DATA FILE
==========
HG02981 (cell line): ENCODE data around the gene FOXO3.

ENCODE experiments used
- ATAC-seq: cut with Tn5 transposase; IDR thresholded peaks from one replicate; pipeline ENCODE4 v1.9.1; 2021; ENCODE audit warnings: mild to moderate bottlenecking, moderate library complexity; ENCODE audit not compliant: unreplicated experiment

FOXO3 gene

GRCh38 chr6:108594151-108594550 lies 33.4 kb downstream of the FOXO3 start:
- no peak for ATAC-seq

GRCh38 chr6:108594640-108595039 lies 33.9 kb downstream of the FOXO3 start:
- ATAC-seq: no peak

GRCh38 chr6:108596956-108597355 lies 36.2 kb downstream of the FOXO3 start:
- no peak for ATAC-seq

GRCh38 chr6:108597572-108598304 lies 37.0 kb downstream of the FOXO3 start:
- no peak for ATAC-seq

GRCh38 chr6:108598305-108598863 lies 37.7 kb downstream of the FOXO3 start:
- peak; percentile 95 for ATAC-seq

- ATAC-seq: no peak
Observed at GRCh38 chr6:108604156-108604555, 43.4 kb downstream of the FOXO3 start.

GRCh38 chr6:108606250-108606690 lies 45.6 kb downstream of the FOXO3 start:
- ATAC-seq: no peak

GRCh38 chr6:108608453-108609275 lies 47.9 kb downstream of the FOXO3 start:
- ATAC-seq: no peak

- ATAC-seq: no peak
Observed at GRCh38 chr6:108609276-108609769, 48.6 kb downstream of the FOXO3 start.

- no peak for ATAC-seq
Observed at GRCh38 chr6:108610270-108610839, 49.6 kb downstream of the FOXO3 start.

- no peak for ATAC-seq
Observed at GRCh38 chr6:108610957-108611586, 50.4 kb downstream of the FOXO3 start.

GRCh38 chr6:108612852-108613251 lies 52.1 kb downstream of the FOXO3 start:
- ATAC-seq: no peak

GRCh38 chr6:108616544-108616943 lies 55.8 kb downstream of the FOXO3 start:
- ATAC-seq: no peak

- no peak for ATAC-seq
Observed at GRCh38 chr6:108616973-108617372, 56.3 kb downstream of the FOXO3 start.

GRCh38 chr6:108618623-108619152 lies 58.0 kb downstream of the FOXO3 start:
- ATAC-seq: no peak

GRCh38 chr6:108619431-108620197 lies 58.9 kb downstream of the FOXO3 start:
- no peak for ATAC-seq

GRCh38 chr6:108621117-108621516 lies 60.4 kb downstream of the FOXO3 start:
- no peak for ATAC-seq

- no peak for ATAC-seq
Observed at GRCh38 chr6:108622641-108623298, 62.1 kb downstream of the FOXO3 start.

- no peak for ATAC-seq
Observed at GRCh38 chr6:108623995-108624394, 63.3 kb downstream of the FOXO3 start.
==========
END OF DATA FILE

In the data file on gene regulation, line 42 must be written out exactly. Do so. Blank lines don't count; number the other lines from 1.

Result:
Observed at GRCh38 chr6:108623995-108624394, 63.3 kb downstream of the FOXO3 start.